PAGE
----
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Submission + - Sprint Fights AT&T-T-Mobile Deal In W. Va. (

RedEaredSlider writes: Sprint is taking its battle against the merger of AT&T and T-Mobile to the state public utility commissions.

The No. 3 wireless company in the U.S. has formally contested the $39 billion deal between T-Mobile and AT&T, writing to the Public Service Commission of West Virginia, which oversees public utilities and telecommunications companies.

In its letter, Sprint says the merger will hurt competition. The letter also states that the merger does not make AT&T better able to deploy next-generation networks in the state. In addition, the merger would result in a duopoly of AT&T and Verizon.


Submission + - More Evidence for Water on Titan (

gpronger writes: Researchers using data from NASA's Cassini continue to build evidence that Titan is composed of a frozen outer "shell", a layer of liquid water, and then a solid core.

"We think that the presence of an internal ocean is likely," said study lead author Rose-Marie Baland of the Royal Observatory of Belgium in Brussels.

This is based upon calculations starting from prior work and reviewing orbital data that the best fit is if Titan has a subsurface ocean.


Submission + - Hewlett Packard's Cult Calculator Turns 30

Hugh Pickens writes writes: "The Wall Street Journal reports that Hewlet Packard's HP-12C financial calculator has remained outwardly unchanged since its introduction in 1981. "Once you learned it on the 12C, there was no need to change," says David Carter, chief investment officer of New York wealth-management firm Lenox Advisors, who has owned his 12C for 22 years and still keeps it on his desk. "It's not like the math was changing." The 12C, which costs $70 on HP's website, is HP's best-selling calculator of all time, though the company won't reveal how many units it has sold over the years and the 12C still uses on an unconventional mathematical notation called "Reverse Polish Notation," which eschews parentheses and equal signs in an effort to run long calculations more efficiently which may be one reason users are reluctant to switch and tends to render the calculator mystifying to the novice user. New employees in financial services businesses quickly learn that ignorance of the 12C can flash more warning signs than a scuffed pair of shoes. "The guy with the totally beat-up HP-12C — you know he's actually done things in business," says James Granberry, a student at Vanderbilt University's Owen Graduate School of Management. "And then there's the young guy who looks like he may have put on his suit for the first time—with a graphing calculator." The HP-12C is one of only four calculators permissible in the Chartered Financial Analyst exams, the others being its sister, the HP-12C Platinum, and the Texas Instruments BA II Plus and BA II Plus Professional."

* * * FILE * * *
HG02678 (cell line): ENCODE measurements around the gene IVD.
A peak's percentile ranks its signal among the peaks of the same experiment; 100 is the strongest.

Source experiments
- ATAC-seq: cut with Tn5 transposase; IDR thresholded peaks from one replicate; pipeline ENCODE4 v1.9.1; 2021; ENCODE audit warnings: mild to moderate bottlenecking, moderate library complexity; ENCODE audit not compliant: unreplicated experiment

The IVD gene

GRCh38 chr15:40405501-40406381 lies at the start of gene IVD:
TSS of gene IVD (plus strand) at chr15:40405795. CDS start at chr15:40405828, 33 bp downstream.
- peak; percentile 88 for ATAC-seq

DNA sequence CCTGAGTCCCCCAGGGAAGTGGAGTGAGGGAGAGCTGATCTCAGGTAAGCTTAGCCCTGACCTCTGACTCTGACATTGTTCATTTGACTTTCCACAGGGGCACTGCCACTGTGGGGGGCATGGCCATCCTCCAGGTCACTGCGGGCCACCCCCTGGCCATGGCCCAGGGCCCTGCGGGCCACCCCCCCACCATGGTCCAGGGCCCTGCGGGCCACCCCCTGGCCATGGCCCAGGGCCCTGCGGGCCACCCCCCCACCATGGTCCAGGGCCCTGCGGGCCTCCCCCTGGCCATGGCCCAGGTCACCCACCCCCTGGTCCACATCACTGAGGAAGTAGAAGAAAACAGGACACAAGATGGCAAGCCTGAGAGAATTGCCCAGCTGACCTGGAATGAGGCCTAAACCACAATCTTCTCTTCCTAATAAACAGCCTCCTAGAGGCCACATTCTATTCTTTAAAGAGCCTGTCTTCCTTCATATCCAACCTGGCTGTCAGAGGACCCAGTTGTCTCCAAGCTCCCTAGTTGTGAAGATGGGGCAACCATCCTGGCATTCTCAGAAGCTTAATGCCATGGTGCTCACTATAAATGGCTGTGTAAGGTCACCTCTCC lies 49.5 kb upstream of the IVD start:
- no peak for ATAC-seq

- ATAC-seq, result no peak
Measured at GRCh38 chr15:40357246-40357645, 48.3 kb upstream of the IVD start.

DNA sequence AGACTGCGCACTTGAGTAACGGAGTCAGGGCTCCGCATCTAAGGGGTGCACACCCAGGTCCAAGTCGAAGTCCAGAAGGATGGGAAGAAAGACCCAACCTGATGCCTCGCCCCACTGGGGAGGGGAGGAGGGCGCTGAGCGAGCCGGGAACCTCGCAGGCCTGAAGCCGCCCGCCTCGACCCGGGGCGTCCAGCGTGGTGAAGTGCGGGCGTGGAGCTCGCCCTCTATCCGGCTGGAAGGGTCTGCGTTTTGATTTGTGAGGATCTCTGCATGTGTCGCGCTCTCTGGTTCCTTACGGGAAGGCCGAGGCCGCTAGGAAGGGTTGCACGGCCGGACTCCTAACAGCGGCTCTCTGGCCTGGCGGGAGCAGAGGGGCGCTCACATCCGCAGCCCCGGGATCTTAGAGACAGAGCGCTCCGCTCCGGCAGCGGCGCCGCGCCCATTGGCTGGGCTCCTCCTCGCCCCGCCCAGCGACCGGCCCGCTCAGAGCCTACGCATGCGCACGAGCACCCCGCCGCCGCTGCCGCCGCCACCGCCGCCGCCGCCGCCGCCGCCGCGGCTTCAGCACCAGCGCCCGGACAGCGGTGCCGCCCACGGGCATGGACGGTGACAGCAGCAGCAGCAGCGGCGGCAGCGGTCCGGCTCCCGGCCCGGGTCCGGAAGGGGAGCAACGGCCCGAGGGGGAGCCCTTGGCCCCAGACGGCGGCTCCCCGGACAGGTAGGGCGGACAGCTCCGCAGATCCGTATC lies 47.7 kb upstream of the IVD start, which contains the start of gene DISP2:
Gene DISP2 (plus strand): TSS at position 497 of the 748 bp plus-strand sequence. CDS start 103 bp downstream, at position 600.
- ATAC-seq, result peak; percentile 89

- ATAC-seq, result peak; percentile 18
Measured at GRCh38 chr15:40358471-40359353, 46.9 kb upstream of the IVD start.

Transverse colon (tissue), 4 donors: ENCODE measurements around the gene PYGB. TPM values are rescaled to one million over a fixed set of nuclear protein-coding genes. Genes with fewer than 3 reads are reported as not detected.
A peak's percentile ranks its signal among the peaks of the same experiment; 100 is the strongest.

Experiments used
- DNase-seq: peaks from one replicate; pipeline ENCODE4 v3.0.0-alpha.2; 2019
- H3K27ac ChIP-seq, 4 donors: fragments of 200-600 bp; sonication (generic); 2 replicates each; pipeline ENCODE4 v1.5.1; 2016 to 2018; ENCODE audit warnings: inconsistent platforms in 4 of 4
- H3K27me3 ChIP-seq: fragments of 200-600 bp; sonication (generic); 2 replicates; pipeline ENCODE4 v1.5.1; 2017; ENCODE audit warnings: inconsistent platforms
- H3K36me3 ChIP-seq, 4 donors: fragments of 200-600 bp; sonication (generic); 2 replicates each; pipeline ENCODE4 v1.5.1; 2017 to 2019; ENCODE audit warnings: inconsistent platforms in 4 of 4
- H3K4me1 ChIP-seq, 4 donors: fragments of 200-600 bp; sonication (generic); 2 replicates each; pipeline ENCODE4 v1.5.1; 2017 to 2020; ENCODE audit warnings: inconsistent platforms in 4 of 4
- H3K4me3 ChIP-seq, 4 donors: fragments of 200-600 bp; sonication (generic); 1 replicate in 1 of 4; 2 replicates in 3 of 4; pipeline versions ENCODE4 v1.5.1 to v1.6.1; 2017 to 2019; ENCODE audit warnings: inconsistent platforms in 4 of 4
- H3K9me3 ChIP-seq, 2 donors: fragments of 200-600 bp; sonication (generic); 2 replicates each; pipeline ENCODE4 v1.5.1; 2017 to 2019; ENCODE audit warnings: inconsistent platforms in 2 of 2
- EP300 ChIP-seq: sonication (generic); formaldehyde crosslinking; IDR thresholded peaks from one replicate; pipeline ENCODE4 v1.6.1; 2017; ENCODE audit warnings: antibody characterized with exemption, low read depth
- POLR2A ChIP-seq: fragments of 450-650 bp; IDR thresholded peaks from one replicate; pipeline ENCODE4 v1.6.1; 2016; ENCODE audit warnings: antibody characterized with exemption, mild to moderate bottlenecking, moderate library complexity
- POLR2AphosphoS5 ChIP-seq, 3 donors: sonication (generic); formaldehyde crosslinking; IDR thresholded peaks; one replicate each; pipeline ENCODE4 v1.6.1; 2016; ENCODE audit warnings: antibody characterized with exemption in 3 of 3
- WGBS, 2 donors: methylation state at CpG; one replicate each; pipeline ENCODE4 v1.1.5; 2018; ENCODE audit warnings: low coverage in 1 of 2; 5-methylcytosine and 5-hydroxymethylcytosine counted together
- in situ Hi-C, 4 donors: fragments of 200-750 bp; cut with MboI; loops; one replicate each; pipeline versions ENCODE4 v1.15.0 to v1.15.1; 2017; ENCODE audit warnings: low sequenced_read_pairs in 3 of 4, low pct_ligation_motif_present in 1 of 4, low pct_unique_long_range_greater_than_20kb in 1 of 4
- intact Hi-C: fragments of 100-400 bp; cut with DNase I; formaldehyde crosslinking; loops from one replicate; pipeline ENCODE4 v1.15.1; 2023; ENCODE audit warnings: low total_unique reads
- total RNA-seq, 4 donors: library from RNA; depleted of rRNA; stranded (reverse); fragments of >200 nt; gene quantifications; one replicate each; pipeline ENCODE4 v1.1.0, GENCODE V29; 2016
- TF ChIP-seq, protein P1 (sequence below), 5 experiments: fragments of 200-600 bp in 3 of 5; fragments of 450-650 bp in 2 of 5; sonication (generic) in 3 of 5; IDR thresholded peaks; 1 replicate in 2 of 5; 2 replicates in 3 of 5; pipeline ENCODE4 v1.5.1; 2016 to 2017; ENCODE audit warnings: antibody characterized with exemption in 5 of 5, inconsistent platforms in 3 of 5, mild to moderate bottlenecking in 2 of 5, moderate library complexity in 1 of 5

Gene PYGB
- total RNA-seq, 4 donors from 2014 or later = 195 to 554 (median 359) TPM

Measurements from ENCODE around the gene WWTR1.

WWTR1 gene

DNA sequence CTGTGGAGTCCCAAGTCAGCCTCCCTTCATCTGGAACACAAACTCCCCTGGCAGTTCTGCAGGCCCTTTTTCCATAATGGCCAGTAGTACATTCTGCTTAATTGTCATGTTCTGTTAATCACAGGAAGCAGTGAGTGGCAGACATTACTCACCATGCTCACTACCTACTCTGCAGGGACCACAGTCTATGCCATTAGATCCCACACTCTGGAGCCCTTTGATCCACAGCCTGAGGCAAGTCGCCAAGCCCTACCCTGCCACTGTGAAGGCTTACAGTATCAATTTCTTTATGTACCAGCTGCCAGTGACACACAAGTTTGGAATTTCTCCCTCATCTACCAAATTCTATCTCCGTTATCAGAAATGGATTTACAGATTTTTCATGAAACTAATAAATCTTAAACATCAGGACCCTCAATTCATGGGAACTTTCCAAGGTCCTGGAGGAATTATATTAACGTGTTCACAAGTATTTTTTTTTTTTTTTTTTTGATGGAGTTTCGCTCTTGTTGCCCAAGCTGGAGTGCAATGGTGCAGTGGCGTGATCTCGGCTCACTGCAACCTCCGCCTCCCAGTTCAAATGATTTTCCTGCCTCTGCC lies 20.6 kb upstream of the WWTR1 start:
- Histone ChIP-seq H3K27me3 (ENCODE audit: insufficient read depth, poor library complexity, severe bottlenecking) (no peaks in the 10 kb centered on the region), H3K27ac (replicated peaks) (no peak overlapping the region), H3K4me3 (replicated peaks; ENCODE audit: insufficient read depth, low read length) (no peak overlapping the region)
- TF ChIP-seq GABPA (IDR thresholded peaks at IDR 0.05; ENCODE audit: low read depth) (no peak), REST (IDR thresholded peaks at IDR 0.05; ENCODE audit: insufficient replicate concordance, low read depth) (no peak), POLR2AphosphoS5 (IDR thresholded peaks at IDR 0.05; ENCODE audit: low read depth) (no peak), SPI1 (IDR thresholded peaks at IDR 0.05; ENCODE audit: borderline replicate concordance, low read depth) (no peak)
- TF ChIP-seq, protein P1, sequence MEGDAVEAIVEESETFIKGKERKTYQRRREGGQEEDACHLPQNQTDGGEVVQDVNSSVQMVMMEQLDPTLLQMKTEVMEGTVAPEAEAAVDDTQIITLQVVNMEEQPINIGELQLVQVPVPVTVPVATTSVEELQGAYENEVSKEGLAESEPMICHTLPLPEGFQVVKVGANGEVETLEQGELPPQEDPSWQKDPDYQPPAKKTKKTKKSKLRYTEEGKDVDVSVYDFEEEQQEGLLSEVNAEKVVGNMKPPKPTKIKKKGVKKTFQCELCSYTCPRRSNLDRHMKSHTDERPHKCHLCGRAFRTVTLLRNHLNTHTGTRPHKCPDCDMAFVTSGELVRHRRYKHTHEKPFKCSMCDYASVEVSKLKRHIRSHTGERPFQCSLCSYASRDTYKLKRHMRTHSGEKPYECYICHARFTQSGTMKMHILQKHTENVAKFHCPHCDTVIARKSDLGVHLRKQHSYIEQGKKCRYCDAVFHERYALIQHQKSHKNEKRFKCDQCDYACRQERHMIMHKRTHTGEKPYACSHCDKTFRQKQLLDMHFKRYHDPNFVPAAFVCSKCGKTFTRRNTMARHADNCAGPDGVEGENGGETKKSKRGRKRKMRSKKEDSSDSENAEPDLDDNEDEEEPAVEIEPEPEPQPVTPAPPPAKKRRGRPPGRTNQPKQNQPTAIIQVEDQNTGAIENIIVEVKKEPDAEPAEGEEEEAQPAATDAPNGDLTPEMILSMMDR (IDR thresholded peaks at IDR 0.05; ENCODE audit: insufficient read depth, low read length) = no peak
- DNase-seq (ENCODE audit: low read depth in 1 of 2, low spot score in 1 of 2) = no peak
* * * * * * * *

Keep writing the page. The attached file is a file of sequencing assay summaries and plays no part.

Submission + - Rogue Wave Recreated in Lab (

sciencehabit writes: Toy boats beware! For the first time, physicists have created a rogue wave in a laboratory tank. Although the 3-centimeter-tall wave would topple only a tiny model ocean liner, the observation lends credence to the idea that a simplified theory of water waves can explain freak waves, which have been blamed for sinking real ships.

Submission + - Forty Years of P v NP

An anonymous reader writes: In the afternoon of May 4, 1971, in the Stouffer's Somerset Inn in Shaker Heights, Ohio, Steve Cook presented his STOC paper proving that Satisfiability is NP-complete and Tautology is NP-hard.

The theorems suggest that Tautology is a good candidate for an interesting set not in [P] and I feel it is worth spending considerable effort trying to prove this conjecture. Such a proof would be a major breakthrough in complexity theory.

And thus Cook formulated what was soon to be called the P versus NP problem. The rest is history.

Here's the 1971 STOC Program (there were 143 attendees)and what that sacred ground looks like today.

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